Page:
Constable Christiansen of the Northwest Mounted Police worked at Tagish in 1898 where he and Special Constable Loucks and Corporal Spreadbury took off on a little adventure on December 4th 1898. They left Tagish for Bennett to deliver the mail and pickup supplies for the division mess:
“After an arduous four-day trip, Spreadbury and Christiansen collapsed on the lake ice within sight of the lights of Bennett. Loucks pushed on to get help for his exhausted comrades. Fortunately, they soon revived under the medical care of police surgeon, Dr. Louis Pare.”
Christiansen later worked at the Customs Station at White Pass Summit in 1902.
Report of the RCMP 1898 and 1902; Helene Dobrowolsky “Law of the Yukon”;
There was an ad for Dr. Boetzkes in a Skagway Newspaper in 1898 so we know he was here. The funny thing is that a few months earlier, on June 20, 1897, he had taken a rifle and tried to kill his wife, Helen, and his 4 kids(Clara, Anna, Harry, Walter) in the delightful community of Bensonhurst-by-the-sea.
This was reported by the New York Times on June 21,1897: “TRIED TO SHOOT HIS WIFE; Dr. Boetzkes of Bensonhurst, Seized by Strange Frenzy, Aims a Rifle at His Family. RESISTS POLICE WITH PISTOLS Mrs. Boetzkes in Her Night Clothes Ran to the Station House for Help — The Doctor Was Arrested and Paroled for Examination.”
If you read the entire article online, it seems that he was sick with a cold and had been taking stimulants [???!!!] anyway, his lawyer, one Felix McCloskey (hopefully no relation) said he was ill and not responsible for his actions.
On July 10, 1897 he failed to show for trial and so his friends forfeited the $500 bail but apparently were happy to see him go. In 1898 he was also being sued for negligence. So, he went to Seattle where he got into a fight with Mayor Woods “his pugnacious spirit had effervesced” and so, then he set out for the Klondike.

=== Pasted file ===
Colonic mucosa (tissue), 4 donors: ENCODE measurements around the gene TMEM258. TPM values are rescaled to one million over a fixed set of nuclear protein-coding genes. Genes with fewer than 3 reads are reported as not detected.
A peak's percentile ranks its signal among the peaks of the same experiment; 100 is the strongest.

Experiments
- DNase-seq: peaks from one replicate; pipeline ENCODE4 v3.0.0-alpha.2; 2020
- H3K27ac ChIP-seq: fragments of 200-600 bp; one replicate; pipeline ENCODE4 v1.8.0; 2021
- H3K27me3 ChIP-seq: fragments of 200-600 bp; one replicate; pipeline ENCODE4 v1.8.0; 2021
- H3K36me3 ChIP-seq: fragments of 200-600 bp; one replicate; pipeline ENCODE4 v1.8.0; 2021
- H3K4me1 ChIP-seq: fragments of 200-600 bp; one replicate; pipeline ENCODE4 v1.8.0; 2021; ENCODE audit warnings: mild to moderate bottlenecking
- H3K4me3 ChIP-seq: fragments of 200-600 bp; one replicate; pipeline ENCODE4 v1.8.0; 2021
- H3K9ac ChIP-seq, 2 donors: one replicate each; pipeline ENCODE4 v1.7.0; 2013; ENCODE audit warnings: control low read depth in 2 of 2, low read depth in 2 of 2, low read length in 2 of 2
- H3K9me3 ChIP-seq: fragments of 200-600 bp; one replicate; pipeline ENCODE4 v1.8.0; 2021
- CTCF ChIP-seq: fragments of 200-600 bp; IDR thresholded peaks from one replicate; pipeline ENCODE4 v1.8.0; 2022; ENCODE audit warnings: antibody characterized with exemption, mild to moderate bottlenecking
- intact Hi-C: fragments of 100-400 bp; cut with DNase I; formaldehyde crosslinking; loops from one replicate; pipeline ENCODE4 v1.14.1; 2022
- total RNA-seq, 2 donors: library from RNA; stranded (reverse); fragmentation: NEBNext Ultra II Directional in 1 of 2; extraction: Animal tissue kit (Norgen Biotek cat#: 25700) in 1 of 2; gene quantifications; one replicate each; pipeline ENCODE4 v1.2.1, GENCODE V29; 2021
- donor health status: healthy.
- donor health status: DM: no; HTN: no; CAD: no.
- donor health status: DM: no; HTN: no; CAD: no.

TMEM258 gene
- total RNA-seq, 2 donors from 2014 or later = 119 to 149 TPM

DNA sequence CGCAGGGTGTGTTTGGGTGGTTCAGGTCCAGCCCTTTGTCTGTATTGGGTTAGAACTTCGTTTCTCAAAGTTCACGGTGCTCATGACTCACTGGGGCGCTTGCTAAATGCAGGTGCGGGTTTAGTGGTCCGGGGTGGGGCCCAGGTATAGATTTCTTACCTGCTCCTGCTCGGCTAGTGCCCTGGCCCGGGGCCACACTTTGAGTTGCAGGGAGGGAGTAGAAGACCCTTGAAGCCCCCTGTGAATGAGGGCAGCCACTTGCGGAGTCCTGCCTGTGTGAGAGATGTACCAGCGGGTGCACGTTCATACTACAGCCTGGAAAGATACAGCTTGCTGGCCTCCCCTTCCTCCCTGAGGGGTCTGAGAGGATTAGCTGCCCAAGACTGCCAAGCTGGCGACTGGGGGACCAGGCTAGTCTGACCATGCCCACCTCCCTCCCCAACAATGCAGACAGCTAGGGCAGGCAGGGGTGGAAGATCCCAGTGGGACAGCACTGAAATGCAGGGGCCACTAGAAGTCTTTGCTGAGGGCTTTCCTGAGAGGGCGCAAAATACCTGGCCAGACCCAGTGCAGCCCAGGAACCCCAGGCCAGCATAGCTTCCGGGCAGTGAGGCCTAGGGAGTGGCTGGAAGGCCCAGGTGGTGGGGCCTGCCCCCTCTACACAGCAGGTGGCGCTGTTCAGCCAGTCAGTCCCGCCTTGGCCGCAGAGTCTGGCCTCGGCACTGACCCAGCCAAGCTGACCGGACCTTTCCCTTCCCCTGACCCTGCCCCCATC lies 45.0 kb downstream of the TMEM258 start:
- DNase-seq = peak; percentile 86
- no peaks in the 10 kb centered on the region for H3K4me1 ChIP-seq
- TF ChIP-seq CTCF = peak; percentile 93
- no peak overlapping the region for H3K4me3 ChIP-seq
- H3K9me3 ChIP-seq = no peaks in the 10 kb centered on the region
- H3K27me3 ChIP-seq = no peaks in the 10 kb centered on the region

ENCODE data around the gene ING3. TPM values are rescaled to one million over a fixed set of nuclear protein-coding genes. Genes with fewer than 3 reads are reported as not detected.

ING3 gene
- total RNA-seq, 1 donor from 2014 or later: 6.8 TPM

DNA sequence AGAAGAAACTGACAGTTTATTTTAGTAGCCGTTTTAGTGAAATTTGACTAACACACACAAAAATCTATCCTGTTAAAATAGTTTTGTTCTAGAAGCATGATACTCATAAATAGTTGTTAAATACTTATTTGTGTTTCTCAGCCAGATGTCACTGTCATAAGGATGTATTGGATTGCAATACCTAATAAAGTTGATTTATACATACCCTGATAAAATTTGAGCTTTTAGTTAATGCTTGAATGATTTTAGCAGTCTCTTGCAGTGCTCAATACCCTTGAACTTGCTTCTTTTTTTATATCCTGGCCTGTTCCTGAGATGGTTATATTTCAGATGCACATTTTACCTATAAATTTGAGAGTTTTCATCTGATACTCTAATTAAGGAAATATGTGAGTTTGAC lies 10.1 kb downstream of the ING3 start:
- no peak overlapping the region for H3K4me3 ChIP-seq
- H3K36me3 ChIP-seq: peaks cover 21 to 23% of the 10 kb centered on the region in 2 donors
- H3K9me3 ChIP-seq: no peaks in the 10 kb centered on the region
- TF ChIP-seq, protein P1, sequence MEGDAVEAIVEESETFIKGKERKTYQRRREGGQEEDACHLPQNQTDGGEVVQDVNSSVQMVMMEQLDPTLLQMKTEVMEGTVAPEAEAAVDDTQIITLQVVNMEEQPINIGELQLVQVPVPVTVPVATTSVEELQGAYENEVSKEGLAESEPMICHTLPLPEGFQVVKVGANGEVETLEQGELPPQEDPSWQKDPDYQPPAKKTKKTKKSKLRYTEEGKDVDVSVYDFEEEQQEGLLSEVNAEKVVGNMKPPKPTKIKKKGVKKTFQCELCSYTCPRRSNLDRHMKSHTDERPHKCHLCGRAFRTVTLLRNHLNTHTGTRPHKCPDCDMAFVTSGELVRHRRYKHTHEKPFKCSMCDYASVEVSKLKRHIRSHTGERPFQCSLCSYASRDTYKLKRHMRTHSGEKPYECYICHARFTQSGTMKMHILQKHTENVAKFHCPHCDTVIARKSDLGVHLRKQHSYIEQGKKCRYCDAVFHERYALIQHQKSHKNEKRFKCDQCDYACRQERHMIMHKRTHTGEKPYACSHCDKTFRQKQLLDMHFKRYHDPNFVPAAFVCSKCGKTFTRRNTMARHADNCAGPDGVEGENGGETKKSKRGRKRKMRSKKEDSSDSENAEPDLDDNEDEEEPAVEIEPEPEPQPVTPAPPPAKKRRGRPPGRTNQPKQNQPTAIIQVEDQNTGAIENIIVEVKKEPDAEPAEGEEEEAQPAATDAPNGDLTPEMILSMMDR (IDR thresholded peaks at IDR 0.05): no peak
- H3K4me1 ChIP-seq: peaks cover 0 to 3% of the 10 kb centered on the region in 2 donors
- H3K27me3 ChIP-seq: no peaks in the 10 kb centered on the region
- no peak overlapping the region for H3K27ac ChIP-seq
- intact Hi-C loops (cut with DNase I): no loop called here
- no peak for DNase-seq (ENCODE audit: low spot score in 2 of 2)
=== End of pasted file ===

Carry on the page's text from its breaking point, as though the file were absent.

Skagway would be like a great place for a gun-happy, incompetent doctor, I wonder where he went from here? Perhaps he got together with his wife in Washington, the Washington records show a Dr. Boetzkes dying in 1902 but the age is wrong. The 1910 census in Seattle definitely shows Helen his wife as a widow, and in 1926 she dies at the age of 73, also in Seattle.
Ny times articles of June 21 and August 26, 1897. Report of Cases Vol 26, New York Supreme Court. Washington census and death records.
Louis Alphonse Pare was one of the doctors assigned to treat the members of the NWMP in the Yukon. He was born in Lachine, Quebec in 1848 and was appointed assistant surgeon for the NWMP in 1887. In November 1898 he was sent to Tagish Post where he arrived on December 20, 1898. The post had been without a doctor for a year. Several men were laid up with or recovering from typhoid. Some were sent to Bennett or Skagway to be sent to Victoria.
During his first year at Tagish, he treated 274 cases ranging from typhoid to scurvy and frozen-amputated limbs. Dr. Pare stayed on in the Yukon until his retirement in 1911, being promoted to full surgeon in 1904.
Seen above in Whitehorse in the first electric car. Hmmm, way ahead of his time!
Dobrowolsky, Law of the Yukon; Quebec Heritage News Vol 3:1,2 2004-5 online; 1911 Whitehorse c; online civil servants
During this time in 1898 there were many deaths due to meningitis. Here is a Barley photograph of the interior of the White Pass Hospital tent. The beds are made of sticks and the supplies look rather bare. Dr Fenton Whiting, Dr. Isaac Moore, Dr. John Hornsby were all WP physicians at that time.
Dr. Whiting is not to be confused with Superintendent Whiting of White Pass. Dr. Whiting worked for White Pass also, and was assistant to Mike Heney. He had a Saloon also, on the side.
He helped to quell the workers strike in 1898 by hitting White on the head with a shovel (see blog on John Robert White from October 13, 2009) and he helped in the autopsy of Soapy Smith (see blog on Sept 16, 2010 on Dr. Cornelius).
Fenton was born in 1866 in Quincy, Plumas County, California. He attended Stanford University and graduated in 1891. He died on this day, January 16, 1936 in Richmond Beach, Seattle, Washington. A descendent pointed out that the line drawing above is not Dr. Whiting, but his father, also named Fenton Whiting.
In 1933 he wrote: Grit, Grief and Gold: A true narrative of an Alaska Pathfinder. (Peacock Pub. Seattle); 1900 census; familysearch; Plumas County history online.